Deeper into Real Life: The Gift of Slowing Down

by Rev. Doug Gray

Our culture is obsessed with speed. We have speed dialing and speed dating, [slide with zombie] and just plain speed. [Man with speed face.] We laugh at it, and seek it. We all have the same amount of time, but we begin to think the one who does the most gets the most out of their lives. It gets to be something of a game for us. [Speed Limit and Radar game.] But we just don’t know how to stop, and we are so addicted to doing that we are not sure we really want to. [Speed up a bit more. You got this!] One social scientist said, “Technology has been a rapid heartbeat, compressing housework, travel, entertainment, squeezing more and more into the allotted span. Nobody expected that it would create the feeling that life moves too fast.”[1] How can Martha and Mary, the sisters in our passage today, help us go deeper into real life and find the gift of slowing down?

It’s worth admitting that we are often like Martha in two ways. First, we get so distracted with busyness that we lose our way. Mike Yaconelli, the epic youth minister writes,

A cow is nibbling on a tuft of grass in the middle of a field, moving from one tuft to the next, and before you know it she ends up at some grass next the fence. Noticing a nice clump of green on the other side of the fence, the cow stumbles through an old tear in the fence and finds himself outside on the road. “Cows don’t intend to get lost,” the farmer explained, “they just nibble their way to lostness!”[2]

It can work like that for us. Bit by bit, we get busier and busier, filling our lives with just one more detail and just one detail more, until we find God’s voice getting fainter and fainter. Our lives get more and more serious and less and less fun, until we can hardly taste the wonderful life God has given us. Distracted by busyness, we lose our way and our hope.

Second, we are like Martha because the good we have is never enough. Whose home is Jesus’ staying in? It’s Martha’s (not Mary’s!). Martha is the hard-working one, who enjoys having people in her home. She seems to enjoy serving people. Luke writes that she has “many preparations”, or servings or ministries. This seems to be what she is good at and what she enjoys. So why isn’t it enough? Jesus was really into serving others—he even said, “The Son of Man has not come to be served but to serve, and to give His life as a ransom for many.”—so we can imagine that Jesus might think that serving was good in itself. Why couldn’t Martha be content with the good that she has? Why does she envy her sister, so much that she wants to take away the good her sister is experiencing:  listening to Jesus? And so we go through the lives we have chosen for ourselves, refusing to appreciate the good we have, always wondering why we can’t have what our neighbor does.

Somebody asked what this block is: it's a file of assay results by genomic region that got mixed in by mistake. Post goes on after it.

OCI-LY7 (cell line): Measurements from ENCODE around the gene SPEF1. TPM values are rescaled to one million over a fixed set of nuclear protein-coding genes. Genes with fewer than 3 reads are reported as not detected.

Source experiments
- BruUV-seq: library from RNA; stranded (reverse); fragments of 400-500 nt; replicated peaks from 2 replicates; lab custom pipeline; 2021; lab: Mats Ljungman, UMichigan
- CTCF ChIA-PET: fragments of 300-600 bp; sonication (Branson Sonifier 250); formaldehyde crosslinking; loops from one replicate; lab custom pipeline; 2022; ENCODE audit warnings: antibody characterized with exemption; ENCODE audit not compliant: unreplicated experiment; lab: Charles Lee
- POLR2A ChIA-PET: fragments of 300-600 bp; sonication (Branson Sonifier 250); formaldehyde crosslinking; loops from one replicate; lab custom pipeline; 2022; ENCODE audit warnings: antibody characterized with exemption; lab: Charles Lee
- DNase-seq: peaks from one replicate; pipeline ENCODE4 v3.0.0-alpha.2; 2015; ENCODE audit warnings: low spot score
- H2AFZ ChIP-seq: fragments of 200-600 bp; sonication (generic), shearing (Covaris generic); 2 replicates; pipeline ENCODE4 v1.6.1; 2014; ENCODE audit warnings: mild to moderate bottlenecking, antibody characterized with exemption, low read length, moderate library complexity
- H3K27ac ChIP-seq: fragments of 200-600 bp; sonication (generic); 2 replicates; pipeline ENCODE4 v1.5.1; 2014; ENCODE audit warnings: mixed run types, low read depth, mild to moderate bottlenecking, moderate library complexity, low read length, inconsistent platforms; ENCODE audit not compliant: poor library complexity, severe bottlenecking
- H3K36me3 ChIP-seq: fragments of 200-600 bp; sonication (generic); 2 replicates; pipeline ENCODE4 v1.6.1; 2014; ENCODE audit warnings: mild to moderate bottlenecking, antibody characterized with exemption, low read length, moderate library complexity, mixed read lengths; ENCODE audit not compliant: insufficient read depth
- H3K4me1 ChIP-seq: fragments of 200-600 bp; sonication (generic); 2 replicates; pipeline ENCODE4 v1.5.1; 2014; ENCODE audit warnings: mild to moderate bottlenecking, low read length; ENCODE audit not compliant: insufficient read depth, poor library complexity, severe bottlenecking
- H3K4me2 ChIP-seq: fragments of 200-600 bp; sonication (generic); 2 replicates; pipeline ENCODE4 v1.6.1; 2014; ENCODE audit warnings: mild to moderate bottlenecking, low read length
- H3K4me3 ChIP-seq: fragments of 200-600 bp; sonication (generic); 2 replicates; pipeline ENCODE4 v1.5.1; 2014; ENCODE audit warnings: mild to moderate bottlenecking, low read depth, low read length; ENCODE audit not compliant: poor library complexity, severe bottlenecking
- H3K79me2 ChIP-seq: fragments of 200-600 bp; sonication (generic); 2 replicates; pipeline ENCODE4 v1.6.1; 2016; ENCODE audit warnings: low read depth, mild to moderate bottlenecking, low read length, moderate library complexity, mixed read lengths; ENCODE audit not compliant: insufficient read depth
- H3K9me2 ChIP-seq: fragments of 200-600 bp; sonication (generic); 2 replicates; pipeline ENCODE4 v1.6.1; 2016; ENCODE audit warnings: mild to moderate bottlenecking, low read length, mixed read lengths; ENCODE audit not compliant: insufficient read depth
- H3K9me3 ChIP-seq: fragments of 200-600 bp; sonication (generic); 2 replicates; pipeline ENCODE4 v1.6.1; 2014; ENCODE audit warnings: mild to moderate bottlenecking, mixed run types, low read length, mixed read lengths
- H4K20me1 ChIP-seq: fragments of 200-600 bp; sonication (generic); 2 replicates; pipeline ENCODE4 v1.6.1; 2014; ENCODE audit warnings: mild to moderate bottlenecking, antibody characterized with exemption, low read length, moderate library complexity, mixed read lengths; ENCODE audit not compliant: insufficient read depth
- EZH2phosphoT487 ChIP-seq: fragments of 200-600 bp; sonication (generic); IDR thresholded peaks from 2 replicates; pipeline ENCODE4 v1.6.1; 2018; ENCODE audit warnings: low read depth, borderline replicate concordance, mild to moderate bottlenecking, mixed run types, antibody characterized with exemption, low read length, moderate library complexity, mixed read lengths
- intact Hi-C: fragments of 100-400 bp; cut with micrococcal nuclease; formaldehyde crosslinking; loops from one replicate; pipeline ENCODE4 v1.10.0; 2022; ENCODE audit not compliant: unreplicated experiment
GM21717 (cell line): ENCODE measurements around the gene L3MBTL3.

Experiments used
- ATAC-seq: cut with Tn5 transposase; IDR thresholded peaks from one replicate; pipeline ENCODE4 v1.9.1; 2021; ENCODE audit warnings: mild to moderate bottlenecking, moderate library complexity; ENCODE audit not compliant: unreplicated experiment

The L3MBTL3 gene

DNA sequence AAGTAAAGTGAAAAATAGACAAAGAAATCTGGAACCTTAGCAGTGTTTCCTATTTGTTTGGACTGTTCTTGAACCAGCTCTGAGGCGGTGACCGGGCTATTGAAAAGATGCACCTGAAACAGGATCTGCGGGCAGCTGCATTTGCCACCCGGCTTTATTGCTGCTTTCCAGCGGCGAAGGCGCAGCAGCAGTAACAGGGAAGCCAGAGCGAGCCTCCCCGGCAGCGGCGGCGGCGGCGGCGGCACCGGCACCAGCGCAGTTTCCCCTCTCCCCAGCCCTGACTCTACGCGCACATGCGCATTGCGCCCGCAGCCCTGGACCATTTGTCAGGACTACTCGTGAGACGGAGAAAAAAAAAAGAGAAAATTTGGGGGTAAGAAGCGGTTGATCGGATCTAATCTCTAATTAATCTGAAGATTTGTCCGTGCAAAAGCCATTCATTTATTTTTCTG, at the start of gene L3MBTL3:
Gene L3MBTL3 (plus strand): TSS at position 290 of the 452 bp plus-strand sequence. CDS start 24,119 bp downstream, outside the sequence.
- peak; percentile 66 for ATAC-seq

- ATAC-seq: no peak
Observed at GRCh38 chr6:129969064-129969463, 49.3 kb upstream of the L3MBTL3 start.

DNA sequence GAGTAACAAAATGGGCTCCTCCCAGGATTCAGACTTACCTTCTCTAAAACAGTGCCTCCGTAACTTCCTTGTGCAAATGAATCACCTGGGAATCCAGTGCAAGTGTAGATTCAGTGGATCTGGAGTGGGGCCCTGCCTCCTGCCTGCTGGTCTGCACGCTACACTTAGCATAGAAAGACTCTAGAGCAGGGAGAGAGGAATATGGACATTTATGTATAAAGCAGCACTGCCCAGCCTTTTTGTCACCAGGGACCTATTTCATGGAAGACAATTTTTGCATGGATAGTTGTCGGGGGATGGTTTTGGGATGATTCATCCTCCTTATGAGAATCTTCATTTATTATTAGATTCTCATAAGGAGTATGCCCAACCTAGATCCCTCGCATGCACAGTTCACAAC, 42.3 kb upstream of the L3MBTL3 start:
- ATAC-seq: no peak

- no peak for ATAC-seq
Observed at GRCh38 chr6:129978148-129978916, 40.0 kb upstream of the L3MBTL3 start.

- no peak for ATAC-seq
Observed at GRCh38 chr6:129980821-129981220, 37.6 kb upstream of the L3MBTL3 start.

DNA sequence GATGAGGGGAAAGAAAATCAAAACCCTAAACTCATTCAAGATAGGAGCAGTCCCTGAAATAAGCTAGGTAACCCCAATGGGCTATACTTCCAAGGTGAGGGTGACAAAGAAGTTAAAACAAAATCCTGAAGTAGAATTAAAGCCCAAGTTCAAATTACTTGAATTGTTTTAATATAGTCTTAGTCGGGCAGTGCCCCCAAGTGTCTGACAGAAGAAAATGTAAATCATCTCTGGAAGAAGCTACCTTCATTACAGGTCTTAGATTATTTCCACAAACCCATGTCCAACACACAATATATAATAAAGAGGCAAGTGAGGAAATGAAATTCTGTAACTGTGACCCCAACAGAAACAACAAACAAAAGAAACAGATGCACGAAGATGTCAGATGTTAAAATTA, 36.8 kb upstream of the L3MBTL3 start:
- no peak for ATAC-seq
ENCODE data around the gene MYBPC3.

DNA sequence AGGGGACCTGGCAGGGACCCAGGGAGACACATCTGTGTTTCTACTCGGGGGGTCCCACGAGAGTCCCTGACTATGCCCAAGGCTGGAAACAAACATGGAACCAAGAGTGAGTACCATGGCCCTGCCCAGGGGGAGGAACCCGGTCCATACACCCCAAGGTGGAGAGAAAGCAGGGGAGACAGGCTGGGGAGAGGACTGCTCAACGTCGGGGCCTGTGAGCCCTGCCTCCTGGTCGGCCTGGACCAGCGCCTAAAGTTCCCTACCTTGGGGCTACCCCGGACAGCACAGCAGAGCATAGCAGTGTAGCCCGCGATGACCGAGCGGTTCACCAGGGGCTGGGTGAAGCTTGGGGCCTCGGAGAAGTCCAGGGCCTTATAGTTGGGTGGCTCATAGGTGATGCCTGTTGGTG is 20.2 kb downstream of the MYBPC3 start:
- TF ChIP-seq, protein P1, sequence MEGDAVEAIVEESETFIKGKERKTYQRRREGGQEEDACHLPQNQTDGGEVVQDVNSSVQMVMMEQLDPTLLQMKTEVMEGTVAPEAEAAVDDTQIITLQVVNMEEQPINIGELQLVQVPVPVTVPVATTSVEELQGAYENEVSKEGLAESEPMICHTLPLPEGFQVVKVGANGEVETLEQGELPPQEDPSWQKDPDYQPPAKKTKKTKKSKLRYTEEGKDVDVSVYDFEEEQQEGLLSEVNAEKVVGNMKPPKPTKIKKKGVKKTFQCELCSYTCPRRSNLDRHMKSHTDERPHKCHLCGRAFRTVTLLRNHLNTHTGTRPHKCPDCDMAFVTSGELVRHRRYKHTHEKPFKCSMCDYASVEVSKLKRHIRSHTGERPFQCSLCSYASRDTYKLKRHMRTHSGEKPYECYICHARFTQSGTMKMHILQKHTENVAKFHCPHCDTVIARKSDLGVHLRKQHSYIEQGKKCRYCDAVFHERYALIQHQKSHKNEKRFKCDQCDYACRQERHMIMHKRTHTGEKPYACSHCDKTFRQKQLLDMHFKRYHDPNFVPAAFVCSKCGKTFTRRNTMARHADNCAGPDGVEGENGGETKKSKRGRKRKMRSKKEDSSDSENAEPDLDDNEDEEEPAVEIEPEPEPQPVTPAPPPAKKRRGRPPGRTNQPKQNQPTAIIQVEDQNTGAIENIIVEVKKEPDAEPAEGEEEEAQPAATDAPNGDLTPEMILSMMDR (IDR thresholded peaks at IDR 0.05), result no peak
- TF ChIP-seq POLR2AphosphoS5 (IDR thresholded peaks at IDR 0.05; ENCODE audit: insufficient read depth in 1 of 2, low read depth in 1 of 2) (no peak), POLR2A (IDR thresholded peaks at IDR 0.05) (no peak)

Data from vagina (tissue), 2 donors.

Oh yes, we can be real Marthas can’t we? So busy we forget to listen for God’s voice. So burdened by all the things we think we have to do that we cannot be free to answer God’s call. So filled with wishing we were doing something else or owned something else or were something else, that we never fully experience with gratitude what we have been. Bit by bit, we surrender our aliveness, love and hope. How do we get out of this mess?

So we turn to Mary and learn two things from her. First, Mary teaches us that listening to God is the most important thing we will ever do. Jesus says, “Mary has chosen the better part and it will not be taken away from her.” If God is always at the bottom of our priority list or kept in a Sunday morning box, then our lives will get emptier and emptier as God’s voice gets fainter and fainter. Centering our lives in the Presence of Christ helps us find the Way Jesus wants for us to travel. Hearing with wonder Jesus’ promises of the love can transform everything else we do.

Second, that we simply have to enjoy the wonders of today and even of this moment. We rush through our lives like people starving to death. We wolf down our lives so fast we cannot taste them, and yet they never seem to satisfy. Did we really see the amazing color of the sky and water this morning? Did we really taste our breakfast this morning? Have we really listened to the songs we are singing, taken them into our hearts, allowed our souls to be moved by them? Oh, my friends! We simply have to rejoice in the beauty of the day. It’s a good day when we get to sing praise to God as we watch the sunset blaze into a symphony of color, or the crocuses bloom with ardent life. Every moment is to be tasted and enjoyed, used to its fullest until every ounce of possibility is wrung from it.

We long for a deeper life, the abundant life Jesus promises. We long to set aside the madness of our need for speed and let Christ be the center of our lives. This Lent is a great opportunity to accept the gift of slowing down and try a different way for a few weeks. Doesn’t the Martha in you get tired of dragging around all your worries and jealousies? Doesn’t the Mary in you long to sit at Jesus’ feet and drink in the soul-refreshing joy and hope of Jesus? Doesn’t the Martha in you want to serve your Lord with soul-filing passion? Doesn’t the Mary in you want to sit at Jesus feet and learn all He has to teach? Truly, we need some of Martha and Mary in our lives. Jesus gets that. Mary and Martha need each other to be whole and full of life. This week may you serve with gladness, thankful for what you have. May you find time to sit and listen to the Lord and His Word. May you rejoice in the wonders God has placed around you. We need Martha so we can eat supper and Mary so we can feast on Jesus in our hearts. We need Martha to have a life and Mary to make it real.


[1]Theodore Zeldin, quoted in Faster, James Gleick.

[2]Mike Yaconelli, Dangerous Wonder:  The Adventure of Childlike Faith, pp. 13–14